เครือข่ายเกษตรกรรมทางเลือกภาคอีสาน

AAN Yasothon: Pratjong Seemanta

ry%3D401From CIEE Fall 2009 student Tommy Russo

I spent four days recently in Yasothon. I lived with a middle aged couple in the small farming community of Talah.  My host parents were extremely gracious and genuine people.  The man of the house, Pratjong Seemanta, goes by the name Jong (seated in front row with orange Texas hat).  He is good-natured man of 56 years with a warm face characterized by deep laugh lines and crows feet.  Although Jong and I could barely communicate I liked him immediately, he was always laughing at something and indeed seemed to be the life of the party.  The tattoo of a whisky bottle tipping its contents into a glass on his forearm seemed to encourage this perspective, but upon my query he responded that he only drinks “nit noi”, a little bit.

This struck me as odd.  A man who only cares to imbibe a little bit of whiskey rarely has a bottle and a glass tattooed.  It provokes one to ask how does such an individual express interest in hobbies that he does adore.  Through my translator I was able to find out a bit more on the subject.  It seems Jong, wiry and slim built decided to get this tattoo when he was 17 years old and a bit more reckless.  He admitted that at this age he did indeed adore whiskey.  Jong rarely drinks now.  Rarely does he have the spare time or the spare money to indulge in such a reckless endeavor.  Jong and his family own 40 rai of land and they tend to it organically.  They grow rice and fresh vegetables and they sell their goods every Saturday at the Green Market in Yasothon.

Jong was born in the house he lives in, the land he farms he inherited from his parents who were also farmers.  When he turned ten Jong finished his schooling and started working on the farm seven days a week.  In his teens he developed a taste for whiskey and thanks to the resilience of youth was able to stay out late with his friends and still rise able to labor in the fields the next day.  He talked only briefly of his youth, an easier time in the past he obviously didn’t want to dwell in.  Its not clear to me when but at some point Jong and his family gave in to the temptation of chemical agriculture, because he got a better price for his rice.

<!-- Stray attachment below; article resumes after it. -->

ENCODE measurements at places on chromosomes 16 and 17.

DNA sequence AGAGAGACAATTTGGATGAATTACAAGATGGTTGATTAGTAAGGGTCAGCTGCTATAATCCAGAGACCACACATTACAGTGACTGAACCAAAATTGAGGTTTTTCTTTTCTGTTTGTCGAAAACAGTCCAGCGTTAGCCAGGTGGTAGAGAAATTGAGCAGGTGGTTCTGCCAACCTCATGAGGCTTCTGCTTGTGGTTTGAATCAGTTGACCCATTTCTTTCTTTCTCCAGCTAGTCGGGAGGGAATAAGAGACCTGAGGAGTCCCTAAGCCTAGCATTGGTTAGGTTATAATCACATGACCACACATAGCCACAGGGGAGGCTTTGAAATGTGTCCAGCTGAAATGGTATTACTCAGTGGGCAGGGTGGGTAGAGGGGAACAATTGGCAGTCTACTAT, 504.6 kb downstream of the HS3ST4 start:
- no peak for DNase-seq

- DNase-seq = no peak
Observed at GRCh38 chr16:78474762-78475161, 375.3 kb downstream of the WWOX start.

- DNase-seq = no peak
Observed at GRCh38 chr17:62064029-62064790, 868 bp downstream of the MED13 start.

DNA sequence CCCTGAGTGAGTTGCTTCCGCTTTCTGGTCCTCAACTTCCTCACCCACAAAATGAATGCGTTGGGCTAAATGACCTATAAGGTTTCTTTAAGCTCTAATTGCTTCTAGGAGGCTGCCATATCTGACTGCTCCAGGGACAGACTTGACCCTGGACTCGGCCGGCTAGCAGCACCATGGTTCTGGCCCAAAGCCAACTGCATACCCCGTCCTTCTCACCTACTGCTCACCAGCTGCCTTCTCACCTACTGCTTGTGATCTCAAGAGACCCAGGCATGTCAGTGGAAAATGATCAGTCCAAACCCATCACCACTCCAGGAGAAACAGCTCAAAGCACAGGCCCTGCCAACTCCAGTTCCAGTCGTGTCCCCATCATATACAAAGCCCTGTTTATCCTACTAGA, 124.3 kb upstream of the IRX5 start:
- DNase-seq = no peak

Thirteen years ago Jong switched his farm back to organic agriculture, this is around the time that he and various other like minded members of his community bandied together and started their own organic rice mill.  Since then the organic movement has gained in momentum, but still the town is divided by half.  People are resistant to switch to organic farming because it decreases yields for two years, is a little more difficult and it doesn’t exactly alleviate debt.  It makes it worse at first, but Jong explains that this evens out because one no longer has to pay the extra money for all the chemical fertilizers, herbicides, and pesticides.

Despite the balance of his debt, Jong has quite a bit of it and he will be paying it off for a long time.  He is optimistic but it is likely that his two sons will not only inherit his land but also this debt.  He works extra hard to pay what he can, 6 days a week he labor in his farm with his wife; one of those days he rises at 3am to set up the Green Market in Yasothon, and the seventh day he works at the small general store in town.  This is why Jong rarely indulges in a whiskey.  He cannot justify it; any extra money is better spent on alleviating his debt, and the extra time on tending to his land.  Despite these hardships Jong always seems happy. I tried to ask him the secret to his happiness but the question may have been slightly lost in translation. His response was “ I am happy”.  Jong is no different from any other farmer in Talah, they all struggle with debt but they enjoy their lifestyle and happy with what they have, not distraught with the things they don’t.  Anyone can have whiskey but not everyone can have a family and farm.

 

 

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